The Uralic peoples living as minorities in Russia are not presenting any demands that aspire to political change, but need support for their languages and cultures, several of which will probably become extinct without the support of official bodies such as the Council of Europe.
The Uralic languages are spoken in northern, eastern and central Europe and in Siberia.
assembly.coe.int /Documents/WorkingDocs/doc98/edoc8126.htm   (6020 words)

 Uralic and Altaic languages
Uralic and Altaic languages, two groups of related languages thought by many scholars to form a single Ural-Altaic linguistic family.
Turkish language - Turkish language, member of the Turkic subdivision of the Altaic subfamily of the Ural-Altaic...
Mongolian languages - Mongolian languages, group of languages forming a subdivision of the Altaic subfamily of the...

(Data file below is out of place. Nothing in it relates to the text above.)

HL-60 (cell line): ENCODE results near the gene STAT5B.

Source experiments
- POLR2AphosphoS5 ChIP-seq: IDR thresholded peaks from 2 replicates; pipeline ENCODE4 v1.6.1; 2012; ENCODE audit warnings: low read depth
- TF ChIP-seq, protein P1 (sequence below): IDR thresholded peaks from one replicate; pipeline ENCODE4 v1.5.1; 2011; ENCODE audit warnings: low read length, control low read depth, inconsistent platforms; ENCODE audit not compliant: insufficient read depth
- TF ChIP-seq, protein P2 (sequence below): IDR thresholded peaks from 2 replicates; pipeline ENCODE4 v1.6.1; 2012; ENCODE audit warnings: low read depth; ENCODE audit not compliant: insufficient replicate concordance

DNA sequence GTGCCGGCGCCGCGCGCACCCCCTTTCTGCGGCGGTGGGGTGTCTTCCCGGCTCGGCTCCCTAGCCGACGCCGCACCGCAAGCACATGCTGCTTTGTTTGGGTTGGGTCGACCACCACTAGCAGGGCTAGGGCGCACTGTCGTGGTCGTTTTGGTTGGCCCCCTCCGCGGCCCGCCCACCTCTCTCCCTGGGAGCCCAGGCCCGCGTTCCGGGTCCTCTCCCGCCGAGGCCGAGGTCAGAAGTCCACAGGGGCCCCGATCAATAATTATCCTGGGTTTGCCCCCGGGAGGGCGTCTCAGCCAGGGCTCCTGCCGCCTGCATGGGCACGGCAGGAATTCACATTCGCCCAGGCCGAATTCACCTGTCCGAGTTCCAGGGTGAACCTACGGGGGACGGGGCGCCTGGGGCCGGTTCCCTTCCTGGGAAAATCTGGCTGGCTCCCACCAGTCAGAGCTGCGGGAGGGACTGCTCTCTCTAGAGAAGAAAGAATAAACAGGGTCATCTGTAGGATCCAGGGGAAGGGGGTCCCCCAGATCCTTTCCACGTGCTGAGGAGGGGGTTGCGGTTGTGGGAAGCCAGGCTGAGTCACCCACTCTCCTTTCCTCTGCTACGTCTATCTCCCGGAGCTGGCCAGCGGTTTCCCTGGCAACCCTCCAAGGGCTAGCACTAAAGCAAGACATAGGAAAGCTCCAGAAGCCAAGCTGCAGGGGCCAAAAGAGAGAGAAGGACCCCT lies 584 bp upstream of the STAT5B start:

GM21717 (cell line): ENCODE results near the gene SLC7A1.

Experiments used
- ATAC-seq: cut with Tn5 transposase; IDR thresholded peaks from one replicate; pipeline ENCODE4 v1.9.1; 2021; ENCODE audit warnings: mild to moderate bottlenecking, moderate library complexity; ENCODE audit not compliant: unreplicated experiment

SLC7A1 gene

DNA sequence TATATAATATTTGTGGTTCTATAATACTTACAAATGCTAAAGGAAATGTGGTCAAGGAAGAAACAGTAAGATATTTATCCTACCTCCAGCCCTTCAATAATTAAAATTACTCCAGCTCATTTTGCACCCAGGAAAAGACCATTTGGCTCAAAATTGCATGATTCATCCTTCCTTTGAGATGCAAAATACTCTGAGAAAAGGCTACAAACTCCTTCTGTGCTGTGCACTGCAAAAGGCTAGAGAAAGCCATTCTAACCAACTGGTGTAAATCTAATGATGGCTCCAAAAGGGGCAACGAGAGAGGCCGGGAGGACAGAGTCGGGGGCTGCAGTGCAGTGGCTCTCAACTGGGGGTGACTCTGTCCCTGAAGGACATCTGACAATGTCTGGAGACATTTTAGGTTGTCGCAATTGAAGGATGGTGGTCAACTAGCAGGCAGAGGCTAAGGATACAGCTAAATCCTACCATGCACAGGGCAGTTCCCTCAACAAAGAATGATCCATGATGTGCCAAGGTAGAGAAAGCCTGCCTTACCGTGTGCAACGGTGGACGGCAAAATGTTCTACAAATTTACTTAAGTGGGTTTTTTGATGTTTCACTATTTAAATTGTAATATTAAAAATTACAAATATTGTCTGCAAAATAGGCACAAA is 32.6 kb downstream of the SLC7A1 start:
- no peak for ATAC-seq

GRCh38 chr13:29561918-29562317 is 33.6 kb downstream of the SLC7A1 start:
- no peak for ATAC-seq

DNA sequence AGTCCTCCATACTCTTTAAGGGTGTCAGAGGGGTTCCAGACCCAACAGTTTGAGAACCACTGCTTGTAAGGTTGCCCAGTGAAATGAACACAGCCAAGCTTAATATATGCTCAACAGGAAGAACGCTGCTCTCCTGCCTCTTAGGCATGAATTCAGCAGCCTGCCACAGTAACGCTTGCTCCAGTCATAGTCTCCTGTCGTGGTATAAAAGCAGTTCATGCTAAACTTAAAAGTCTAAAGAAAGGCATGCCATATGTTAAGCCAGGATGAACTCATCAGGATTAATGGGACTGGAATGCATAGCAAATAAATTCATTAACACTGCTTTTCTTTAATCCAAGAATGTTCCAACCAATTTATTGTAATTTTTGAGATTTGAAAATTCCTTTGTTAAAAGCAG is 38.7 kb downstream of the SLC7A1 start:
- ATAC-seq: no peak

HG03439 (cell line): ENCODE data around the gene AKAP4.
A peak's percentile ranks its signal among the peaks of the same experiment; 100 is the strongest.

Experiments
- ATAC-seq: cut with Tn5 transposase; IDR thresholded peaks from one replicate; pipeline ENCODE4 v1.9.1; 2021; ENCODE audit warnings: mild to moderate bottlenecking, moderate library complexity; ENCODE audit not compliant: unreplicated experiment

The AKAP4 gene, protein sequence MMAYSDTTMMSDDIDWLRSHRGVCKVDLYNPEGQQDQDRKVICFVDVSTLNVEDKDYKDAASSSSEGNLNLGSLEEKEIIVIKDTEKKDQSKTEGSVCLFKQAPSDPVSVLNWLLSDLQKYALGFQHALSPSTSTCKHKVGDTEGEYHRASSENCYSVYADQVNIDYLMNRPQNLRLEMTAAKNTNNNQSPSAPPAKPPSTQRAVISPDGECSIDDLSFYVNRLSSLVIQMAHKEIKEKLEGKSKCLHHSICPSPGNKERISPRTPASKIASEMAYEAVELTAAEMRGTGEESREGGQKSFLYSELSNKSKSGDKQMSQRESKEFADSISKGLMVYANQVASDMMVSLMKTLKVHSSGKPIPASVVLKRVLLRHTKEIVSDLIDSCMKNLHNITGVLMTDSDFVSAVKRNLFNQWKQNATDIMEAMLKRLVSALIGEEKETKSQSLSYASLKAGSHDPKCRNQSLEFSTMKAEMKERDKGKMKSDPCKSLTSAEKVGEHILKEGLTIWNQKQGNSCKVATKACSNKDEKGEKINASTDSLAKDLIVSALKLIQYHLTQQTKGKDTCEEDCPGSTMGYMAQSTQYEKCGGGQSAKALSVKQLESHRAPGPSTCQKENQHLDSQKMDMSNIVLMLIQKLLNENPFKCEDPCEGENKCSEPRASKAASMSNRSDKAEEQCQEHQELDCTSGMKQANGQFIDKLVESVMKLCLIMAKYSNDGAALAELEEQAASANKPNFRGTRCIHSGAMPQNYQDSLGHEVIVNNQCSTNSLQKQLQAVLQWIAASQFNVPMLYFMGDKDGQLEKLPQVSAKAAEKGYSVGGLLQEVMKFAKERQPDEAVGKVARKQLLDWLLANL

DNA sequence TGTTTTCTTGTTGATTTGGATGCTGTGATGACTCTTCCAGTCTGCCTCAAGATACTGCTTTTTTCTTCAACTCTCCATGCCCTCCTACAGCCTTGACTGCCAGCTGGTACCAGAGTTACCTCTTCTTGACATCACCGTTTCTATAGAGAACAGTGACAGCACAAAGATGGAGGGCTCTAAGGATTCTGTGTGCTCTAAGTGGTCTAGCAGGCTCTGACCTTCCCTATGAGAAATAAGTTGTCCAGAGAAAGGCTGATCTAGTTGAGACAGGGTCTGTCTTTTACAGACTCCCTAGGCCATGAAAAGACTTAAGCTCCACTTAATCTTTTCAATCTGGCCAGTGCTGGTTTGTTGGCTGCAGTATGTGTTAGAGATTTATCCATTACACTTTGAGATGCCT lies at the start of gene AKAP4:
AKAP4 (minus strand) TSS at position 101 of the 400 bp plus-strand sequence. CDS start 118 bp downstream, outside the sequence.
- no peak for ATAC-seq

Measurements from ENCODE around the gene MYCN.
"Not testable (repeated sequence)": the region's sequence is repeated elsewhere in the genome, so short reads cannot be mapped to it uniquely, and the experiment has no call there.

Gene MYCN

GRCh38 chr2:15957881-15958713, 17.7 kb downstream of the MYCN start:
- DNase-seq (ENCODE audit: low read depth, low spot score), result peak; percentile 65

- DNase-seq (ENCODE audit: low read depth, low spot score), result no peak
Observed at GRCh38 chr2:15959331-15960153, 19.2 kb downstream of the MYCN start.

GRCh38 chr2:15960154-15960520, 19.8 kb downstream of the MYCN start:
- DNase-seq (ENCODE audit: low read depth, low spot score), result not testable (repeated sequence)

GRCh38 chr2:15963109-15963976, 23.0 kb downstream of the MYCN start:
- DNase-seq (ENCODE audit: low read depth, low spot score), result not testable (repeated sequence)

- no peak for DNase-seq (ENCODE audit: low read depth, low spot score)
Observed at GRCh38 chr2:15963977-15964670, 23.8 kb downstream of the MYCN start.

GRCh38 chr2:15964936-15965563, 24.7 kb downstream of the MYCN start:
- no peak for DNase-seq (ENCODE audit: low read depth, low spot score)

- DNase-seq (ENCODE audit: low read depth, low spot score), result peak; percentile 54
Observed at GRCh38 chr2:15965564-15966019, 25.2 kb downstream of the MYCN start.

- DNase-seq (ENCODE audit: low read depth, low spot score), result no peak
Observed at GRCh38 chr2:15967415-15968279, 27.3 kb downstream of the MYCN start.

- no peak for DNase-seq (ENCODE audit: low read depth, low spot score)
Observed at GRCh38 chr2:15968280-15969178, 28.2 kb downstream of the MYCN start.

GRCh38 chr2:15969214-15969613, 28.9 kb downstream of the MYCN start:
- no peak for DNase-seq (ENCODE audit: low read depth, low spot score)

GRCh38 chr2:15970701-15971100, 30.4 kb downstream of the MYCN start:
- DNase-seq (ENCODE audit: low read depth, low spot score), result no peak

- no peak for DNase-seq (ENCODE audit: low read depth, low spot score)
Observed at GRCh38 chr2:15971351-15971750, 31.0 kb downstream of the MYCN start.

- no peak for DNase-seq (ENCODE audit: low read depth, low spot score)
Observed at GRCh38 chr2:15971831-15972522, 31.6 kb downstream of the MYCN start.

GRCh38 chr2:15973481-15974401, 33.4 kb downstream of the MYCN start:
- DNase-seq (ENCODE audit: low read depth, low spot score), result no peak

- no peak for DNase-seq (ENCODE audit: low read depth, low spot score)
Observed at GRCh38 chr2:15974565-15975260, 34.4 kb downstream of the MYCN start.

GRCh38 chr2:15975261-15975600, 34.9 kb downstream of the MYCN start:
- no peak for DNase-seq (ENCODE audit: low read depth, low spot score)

www.infoplease.com /ce6/society/A0850158.html   (526 words)

 The Status as Indigenous Peoples in the Barents Region
The western branch of the Uralic languages (Saami-Finnic-Mordvin) was split in half, with Mordvin to the east of the division.
In any case, the internal relations within the Uralic family of languages transcend the division between agrarian and hunting societies: the nearest linguistic relatives of the hunting and reindeer-herding peoples are the agrarians, not the other hunters and reindeer-herders.
All of the Uralic peoples had a vivid costume tradition which set them apart from the Indo-European population up to the end of the pre-industrial society; a tradition which is still kept alive among the hunters and herders and which still functions as a national symbol for the other peoples.
www.hum.uit.no /a/trond/ipurdefe.html   (1341 words)

 Indo-Uralic languages - Wikipedia, the free encyclopedia
Indo-Uralic is a hypothetical language family consisting of Indo-European and Uralic (and maybe further related languages).
The most common argument in favour of such a relationship is based on seemingly common elements of morphology, such as the pronominal roots *m- (first person) and *t- (second person), or the accusative case ending in *-m.